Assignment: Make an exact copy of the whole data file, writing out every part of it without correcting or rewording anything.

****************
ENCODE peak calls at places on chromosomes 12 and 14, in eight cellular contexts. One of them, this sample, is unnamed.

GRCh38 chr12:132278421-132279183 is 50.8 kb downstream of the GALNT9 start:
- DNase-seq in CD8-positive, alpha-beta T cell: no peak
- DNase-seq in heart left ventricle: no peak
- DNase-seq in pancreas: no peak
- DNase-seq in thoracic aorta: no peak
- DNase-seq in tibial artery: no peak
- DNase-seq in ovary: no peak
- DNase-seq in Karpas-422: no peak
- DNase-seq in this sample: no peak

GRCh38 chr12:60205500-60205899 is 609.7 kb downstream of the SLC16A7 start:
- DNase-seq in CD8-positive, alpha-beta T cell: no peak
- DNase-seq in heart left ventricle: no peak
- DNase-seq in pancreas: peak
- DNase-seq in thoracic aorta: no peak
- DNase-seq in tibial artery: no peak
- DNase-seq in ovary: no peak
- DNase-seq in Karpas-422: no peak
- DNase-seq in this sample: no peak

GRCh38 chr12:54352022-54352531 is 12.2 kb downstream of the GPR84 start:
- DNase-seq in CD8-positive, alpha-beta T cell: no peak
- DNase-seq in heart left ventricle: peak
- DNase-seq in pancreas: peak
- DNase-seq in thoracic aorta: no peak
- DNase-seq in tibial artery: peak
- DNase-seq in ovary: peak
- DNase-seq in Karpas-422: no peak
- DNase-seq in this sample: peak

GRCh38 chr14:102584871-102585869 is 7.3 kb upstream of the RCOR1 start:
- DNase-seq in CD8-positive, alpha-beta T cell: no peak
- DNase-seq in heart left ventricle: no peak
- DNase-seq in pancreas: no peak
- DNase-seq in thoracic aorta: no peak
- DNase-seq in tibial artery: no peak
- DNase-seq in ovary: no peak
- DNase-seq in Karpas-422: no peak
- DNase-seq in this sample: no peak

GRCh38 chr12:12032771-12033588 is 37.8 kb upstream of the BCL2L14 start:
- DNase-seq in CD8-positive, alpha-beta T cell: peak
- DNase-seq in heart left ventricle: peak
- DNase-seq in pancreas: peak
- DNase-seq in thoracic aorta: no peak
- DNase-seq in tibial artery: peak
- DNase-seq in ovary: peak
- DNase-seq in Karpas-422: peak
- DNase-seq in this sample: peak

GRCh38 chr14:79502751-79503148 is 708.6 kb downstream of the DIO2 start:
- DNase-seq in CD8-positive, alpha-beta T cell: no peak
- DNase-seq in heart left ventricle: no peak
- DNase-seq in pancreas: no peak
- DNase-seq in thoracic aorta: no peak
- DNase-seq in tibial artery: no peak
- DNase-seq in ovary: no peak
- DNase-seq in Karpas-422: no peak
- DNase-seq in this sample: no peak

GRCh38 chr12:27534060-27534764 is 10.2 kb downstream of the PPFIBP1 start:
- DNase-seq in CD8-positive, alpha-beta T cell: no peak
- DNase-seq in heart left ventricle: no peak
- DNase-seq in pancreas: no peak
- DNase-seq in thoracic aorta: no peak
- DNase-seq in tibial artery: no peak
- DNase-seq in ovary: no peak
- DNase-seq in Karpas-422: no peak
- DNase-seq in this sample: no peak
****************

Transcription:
ENCODE peak calls at places on chromosomes 12 and 14, in eight cellular contexts. One of them, this sample, is unnamed.

GRCh38 chr12:132278421-132279183 is 50.8 kb downstream of the GALNT9 start:
- DNase-seq in CD8-positive, alpha-beta T cell: no peak
- DNase-seq in heart left ventricle: no peak
- DNase-seq in pancreas: no peak
- DNase-seq in thoracic aorta: no peak
- DNase-seq in tibial artery: no peak
- DNase-seq in ovary: no peak
- DNase-seq in Karpas-422: no peak
- DNase-seq in this sample: no peak

GRCh38 chr12:60205500-60205899 is 609.7 kb downstream of the SLC16A7 start:
- DNase-seq in CD8-positive, alpha-beta T cell: no peak
- DNase-seq in heart left ventricle: no peak
- DNase-seq in pancreas: peak
- DNase-seq in thoracic aorta: no peak
- DNase-seq in tibial artery: no peak
- DNase-seq in ovary: no peak
- DNase-seq in Karpas-422: no peak
- DNase-seq in this sample: no peak

GRCh38 chr12:54352022-54352531 is 12.2 kb downstream of the GPR84 start:
- DNase-seq in CD8-positive, alpha-beta T cell: no peak
- DNase-seq in heart left ventricle: peak
- DNase-seq in pancreas: peak
- DNase-seq in thoracic aorta: no peak
- DNase-seq in tibial artery: peak
- DNase-seq in ovary: peak
- DNase-seq in Karpas-422: no peak
- DNase-seq in this sample: peak

GRCh38 chr14:102584871-102585869 is 7.3 kb upstream of the RCOR1 start:
- DNase-seq in CD8-positive, alpha-beta T cell: no peak
- DNase-seq in heart left ventricle: no peak
- DNase-seq in pancreas: no peak
- DNase-seq in thoracic aorta: no peak
- DNase-seq in tibial artery: no peak
- DNase-seq in ovary: no peak
- DNase-seq in Karpas-422: no peak
- DNase-seq in this sample: no peak

GRCh38 chr12:12032771-12033588 is 37.8 kb upstream of the BCL2L14 start:
- DNase-seq in CD8-positive, alpha-beta T cell: peak
- DNase-seq in heart left ventricle: peak
- DNase-seq in pancreas: peak
- DNase-seq in thoracic aorta: no peak
- DNase-seq in tibial artery: peak
- DNase-seq in ovary: peak
- DNase-seq in Karpas-422: peak
- DNase-seq in this sample: peak

GRCh38 chr14:79502751-79503148 is 708.6 kb downstream of the DIO2 start:
- DNase-seq in CD8-positive, alpha-beta T cell: no peak
- DNase-seq in heart left ventricle: no peak
- DNase-seq in pancreas: no peak
- DNase-seq in thoracic aorta: no peak
- DNase-seq in tibial artery: no peak
- DNase-seq in ovary: no peak
- DNase-seq in Karpas-422: no peak
- DNase-seq in this sample: no peak

GRCh38 chr12:27534060-27534764 is 10.2 kb downstream of the PPFIBP1 start:
- DNase-seq in CD8-positive, alpha-beta T cell: no peak
- DNase-seq in heart left ventricle: no peak
- DNase-seq in pancreas: no peak
- DNase-seq in thoracic aorta: no peak
- DNase-seq in tibial artery: no peak
- DNase-seq in ovary: no peak
- DNase-seq in Karpas-422: no peak
- DNase-seq in this sample: no peak